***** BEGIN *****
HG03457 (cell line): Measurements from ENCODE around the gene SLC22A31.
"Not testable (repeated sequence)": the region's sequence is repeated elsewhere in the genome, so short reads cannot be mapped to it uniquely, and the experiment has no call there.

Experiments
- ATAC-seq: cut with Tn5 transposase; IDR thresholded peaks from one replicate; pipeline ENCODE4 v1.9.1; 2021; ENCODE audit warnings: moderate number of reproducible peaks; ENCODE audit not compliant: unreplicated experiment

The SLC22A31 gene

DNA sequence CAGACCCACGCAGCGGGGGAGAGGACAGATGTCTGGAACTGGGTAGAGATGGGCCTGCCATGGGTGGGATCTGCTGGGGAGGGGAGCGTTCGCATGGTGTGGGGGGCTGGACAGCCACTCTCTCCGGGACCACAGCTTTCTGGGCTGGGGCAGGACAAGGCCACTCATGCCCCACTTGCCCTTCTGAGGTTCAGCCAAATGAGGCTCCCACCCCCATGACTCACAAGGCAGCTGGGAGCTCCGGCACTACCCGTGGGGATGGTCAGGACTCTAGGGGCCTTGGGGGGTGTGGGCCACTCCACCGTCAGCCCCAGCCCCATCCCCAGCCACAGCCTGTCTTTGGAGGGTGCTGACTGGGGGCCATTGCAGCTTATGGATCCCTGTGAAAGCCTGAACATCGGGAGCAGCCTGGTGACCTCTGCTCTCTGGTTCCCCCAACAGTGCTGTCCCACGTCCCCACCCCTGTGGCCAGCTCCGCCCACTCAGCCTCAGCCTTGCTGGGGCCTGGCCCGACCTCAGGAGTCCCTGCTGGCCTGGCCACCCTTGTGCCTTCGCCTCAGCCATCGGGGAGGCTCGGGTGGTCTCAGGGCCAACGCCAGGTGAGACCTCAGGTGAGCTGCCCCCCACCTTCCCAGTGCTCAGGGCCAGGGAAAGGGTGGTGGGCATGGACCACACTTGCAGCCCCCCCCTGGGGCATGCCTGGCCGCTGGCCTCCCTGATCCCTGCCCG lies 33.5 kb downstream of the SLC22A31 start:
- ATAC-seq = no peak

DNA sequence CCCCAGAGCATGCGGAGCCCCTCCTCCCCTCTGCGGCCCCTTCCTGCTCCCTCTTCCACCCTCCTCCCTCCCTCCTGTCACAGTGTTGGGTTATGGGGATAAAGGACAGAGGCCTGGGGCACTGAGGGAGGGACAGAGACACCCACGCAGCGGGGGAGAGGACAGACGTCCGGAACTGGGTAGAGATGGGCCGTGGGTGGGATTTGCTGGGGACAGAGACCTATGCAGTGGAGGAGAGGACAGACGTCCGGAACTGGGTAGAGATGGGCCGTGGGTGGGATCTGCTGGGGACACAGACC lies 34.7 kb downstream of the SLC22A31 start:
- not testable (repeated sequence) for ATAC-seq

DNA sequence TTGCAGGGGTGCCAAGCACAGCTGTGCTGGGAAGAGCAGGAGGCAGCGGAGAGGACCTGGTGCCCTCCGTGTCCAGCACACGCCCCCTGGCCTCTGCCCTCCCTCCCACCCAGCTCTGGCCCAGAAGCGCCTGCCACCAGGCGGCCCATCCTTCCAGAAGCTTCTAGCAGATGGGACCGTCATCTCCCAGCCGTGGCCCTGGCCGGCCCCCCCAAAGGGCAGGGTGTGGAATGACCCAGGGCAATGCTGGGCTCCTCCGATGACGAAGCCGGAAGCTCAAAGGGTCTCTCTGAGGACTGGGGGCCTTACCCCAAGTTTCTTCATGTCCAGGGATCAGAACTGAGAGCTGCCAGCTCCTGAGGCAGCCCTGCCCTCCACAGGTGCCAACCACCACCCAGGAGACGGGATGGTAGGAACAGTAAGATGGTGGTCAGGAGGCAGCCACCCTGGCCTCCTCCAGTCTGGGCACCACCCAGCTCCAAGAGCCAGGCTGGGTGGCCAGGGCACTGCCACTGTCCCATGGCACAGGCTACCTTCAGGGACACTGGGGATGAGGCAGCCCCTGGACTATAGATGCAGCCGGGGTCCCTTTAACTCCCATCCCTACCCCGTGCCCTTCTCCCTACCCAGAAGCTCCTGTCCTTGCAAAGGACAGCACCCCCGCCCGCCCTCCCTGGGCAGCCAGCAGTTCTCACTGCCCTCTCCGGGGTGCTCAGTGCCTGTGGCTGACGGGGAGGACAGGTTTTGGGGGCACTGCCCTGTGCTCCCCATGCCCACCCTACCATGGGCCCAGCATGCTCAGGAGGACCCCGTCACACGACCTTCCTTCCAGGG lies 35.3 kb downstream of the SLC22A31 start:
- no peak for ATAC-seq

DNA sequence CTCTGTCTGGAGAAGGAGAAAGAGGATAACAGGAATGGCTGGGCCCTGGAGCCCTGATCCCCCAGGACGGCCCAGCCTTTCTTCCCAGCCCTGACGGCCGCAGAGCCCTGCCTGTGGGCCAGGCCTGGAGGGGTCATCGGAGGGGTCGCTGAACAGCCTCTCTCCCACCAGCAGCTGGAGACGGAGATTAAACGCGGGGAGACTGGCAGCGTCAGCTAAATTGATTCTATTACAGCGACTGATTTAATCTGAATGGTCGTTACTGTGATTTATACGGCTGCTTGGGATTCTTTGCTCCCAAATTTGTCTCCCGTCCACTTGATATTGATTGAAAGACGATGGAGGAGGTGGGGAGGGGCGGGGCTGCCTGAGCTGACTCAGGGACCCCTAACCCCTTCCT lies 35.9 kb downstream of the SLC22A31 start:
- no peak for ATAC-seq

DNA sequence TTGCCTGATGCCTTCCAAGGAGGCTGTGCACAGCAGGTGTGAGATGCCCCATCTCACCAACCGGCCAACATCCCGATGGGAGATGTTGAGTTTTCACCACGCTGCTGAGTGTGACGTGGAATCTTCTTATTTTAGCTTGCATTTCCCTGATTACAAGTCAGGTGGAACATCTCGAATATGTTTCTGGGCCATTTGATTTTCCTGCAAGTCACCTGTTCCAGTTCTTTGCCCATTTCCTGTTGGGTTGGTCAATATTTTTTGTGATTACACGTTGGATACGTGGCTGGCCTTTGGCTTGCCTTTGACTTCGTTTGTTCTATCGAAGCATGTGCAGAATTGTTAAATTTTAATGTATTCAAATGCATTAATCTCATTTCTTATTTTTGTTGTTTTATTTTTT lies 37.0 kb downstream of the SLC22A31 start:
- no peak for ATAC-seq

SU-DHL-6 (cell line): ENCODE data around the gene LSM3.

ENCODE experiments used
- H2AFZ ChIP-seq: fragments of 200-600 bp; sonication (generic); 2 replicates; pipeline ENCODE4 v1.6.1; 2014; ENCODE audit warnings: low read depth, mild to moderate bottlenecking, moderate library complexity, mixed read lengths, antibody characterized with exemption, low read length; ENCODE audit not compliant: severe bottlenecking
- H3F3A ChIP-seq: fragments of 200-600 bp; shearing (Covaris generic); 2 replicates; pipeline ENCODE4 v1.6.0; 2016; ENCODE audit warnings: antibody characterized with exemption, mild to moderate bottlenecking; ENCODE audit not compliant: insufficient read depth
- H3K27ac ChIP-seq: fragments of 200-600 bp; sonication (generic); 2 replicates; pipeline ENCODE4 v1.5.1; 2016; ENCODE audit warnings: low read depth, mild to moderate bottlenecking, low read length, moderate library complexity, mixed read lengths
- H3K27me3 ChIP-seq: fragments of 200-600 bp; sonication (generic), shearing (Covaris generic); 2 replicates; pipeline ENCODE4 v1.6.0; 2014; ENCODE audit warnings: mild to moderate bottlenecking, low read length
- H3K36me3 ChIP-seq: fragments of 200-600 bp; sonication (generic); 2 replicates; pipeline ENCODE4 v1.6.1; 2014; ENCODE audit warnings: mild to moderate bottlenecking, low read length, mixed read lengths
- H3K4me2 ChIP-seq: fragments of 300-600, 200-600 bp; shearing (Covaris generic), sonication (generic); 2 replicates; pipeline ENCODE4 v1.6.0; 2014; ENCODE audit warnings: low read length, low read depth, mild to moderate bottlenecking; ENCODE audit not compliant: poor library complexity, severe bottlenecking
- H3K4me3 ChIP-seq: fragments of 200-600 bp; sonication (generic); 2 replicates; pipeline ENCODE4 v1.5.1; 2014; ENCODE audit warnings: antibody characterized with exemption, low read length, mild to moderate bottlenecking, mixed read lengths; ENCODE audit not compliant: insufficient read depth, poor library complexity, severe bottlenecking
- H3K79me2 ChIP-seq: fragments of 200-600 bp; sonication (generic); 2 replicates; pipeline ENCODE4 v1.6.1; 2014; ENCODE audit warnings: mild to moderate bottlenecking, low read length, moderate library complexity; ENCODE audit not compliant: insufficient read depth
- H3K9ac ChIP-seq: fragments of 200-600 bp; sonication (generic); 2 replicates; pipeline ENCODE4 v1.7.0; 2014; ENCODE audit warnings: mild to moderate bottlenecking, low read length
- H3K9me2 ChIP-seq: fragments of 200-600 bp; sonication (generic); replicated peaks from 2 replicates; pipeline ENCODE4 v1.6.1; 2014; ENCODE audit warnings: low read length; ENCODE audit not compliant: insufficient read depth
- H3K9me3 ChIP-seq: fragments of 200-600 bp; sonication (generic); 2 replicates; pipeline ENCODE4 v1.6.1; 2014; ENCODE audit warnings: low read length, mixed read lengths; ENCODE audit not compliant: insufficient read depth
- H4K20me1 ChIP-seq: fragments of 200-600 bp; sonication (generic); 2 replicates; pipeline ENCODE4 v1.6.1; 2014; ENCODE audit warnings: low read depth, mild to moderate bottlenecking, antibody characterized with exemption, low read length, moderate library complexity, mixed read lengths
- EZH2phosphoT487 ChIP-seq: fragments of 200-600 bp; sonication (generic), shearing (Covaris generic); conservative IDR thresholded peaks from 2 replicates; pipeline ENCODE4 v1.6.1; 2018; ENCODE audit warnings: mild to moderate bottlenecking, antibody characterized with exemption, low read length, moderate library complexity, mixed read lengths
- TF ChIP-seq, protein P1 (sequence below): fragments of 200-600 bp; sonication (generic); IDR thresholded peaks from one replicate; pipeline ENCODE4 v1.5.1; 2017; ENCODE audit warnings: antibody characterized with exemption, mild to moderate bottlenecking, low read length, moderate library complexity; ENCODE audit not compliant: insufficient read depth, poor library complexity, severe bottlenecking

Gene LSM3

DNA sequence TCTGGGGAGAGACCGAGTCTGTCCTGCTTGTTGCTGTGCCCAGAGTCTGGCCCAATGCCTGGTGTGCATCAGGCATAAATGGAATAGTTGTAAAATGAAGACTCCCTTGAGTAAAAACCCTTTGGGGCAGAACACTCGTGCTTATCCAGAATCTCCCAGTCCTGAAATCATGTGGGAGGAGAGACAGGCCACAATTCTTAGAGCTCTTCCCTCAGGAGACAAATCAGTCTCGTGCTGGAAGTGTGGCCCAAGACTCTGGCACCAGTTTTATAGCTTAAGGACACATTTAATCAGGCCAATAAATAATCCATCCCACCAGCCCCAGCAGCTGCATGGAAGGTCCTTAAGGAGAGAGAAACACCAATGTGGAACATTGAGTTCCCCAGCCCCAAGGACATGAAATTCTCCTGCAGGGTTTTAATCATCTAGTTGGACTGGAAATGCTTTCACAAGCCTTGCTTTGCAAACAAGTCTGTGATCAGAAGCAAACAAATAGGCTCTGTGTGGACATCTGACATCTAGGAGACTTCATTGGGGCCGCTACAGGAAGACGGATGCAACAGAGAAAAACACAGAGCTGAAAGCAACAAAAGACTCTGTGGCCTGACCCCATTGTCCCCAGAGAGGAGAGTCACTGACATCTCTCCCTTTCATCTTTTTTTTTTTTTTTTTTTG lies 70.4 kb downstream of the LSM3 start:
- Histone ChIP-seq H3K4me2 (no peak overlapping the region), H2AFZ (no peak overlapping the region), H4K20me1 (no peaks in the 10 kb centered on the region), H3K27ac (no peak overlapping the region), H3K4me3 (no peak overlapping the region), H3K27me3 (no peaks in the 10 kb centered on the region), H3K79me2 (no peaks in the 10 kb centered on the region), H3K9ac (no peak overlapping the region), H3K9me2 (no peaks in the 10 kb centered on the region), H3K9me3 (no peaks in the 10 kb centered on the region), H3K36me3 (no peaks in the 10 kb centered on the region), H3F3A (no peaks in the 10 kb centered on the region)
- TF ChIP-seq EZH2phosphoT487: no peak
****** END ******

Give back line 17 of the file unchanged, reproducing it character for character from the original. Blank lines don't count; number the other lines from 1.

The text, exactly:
ENCODE experiments used